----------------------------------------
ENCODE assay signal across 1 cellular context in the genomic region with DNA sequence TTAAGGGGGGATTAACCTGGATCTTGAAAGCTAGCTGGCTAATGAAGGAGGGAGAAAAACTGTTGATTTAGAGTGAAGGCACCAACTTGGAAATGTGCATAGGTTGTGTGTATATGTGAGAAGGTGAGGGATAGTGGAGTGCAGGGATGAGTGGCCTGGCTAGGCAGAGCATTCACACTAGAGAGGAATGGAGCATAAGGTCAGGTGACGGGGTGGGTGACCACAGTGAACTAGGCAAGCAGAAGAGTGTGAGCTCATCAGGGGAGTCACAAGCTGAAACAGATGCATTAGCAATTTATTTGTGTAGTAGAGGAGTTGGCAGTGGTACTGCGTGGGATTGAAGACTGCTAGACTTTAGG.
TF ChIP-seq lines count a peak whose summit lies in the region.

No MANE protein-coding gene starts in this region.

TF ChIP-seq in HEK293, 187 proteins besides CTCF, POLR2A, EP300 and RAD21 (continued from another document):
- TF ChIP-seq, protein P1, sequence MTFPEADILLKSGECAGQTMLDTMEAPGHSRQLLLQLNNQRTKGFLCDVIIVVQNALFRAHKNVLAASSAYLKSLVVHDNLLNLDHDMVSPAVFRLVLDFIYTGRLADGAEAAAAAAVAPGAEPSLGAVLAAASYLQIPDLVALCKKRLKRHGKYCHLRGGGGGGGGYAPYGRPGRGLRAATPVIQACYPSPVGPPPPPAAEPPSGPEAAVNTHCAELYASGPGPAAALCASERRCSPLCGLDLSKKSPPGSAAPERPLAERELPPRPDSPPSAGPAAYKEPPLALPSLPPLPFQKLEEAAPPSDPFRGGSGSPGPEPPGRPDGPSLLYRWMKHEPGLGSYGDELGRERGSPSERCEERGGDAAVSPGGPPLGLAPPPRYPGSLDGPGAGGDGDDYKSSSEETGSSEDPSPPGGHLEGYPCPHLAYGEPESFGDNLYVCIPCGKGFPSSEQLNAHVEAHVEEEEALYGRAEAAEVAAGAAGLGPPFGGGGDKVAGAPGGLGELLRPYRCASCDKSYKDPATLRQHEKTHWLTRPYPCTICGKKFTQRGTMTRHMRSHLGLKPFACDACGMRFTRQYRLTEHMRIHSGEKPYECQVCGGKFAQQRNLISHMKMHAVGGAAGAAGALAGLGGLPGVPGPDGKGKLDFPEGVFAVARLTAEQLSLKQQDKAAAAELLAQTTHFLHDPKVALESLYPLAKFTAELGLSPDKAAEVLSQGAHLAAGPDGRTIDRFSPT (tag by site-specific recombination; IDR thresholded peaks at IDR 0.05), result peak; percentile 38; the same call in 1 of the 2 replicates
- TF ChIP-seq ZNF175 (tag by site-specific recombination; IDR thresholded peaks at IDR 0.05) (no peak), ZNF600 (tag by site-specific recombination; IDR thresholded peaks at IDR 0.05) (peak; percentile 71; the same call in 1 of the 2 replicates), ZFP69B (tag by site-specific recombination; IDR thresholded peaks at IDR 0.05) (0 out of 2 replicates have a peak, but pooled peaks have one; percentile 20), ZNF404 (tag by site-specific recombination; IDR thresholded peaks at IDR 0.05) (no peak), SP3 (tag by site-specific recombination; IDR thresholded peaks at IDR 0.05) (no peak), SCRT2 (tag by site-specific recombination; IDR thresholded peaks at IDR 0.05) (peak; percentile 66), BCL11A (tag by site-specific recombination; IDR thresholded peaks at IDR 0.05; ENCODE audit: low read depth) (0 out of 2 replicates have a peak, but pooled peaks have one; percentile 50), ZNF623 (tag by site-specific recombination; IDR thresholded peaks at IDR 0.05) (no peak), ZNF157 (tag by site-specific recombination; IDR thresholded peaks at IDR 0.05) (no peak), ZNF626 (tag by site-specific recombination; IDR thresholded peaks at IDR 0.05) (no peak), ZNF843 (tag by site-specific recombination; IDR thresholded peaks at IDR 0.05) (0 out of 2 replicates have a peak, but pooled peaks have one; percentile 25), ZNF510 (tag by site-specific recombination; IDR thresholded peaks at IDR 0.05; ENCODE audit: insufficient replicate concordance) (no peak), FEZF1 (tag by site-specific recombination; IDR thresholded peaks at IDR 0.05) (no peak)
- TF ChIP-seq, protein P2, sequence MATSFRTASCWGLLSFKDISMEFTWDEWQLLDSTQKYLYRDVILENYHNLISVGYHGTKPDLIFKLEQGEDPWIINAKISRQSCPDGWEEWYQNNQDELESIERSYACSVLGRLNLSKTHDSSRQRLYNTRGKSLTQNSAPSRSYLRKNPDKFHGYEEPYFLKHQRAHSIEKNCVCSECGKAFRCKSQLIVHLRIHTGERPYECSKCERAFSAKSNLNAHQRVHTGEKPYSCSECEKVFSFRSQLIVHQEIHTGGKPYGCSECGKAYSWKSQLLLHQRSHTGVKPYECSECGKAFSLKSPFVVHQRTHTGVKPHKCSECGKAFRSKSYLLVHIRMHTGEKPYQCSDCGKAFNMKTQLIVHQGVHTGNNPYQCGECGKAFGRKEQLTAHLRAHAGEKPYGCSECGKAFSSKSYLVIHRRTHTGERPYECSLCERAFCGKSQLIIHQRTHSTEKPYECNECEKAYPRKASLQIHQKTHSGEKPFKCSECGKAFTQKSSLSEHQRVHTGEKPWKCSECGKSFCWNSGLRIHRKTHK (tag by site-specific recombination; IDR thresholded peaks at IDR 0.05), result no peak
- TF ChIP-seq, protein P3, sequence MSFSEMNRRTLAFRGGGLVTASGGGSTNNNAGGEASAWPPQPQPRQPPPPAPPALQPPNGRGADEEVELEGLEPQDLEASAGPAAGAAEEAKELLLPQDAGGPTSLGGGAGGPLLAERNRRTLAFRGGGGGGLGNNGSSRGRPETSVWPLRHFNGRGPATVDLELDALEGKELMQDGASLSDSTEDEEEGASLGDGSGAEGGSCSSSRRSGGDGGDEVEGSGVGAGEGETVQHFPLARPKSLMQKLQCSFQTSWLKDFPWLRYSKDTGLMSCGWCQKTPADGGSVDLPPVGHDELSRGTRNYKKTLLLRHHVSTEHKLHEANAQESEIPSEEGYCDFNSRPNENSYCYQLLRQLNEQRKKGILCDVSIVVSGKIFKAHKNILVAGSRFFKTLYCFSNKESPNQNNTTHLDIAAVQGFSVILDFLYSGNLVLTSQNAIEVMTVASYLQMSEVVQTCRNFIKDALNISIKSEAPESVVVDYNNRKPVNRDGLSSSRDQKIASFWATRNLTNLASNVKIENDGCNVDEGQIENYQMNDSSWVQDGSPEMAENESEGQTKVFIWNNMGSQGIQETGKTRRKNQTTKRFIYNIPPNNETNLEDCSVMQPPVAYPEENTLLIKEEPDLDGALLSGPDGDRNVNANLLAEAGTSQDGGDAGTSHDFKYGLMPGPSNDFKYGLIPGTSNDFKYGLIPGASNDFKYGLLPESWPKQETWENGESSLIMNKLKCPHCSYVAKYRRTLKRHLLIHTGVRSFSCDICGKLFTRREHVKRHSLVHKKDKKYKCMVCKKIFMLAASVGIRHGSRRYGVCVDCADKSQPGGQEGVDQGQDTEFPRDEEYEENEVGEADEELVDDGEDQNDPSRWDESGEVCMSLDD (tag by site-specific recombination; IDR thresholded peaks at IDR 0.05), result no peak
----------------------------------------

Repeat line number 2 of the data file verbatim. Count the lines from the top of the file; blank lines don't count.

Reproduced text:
TF ChIP-seq lines count a peak whose summit lies in the region.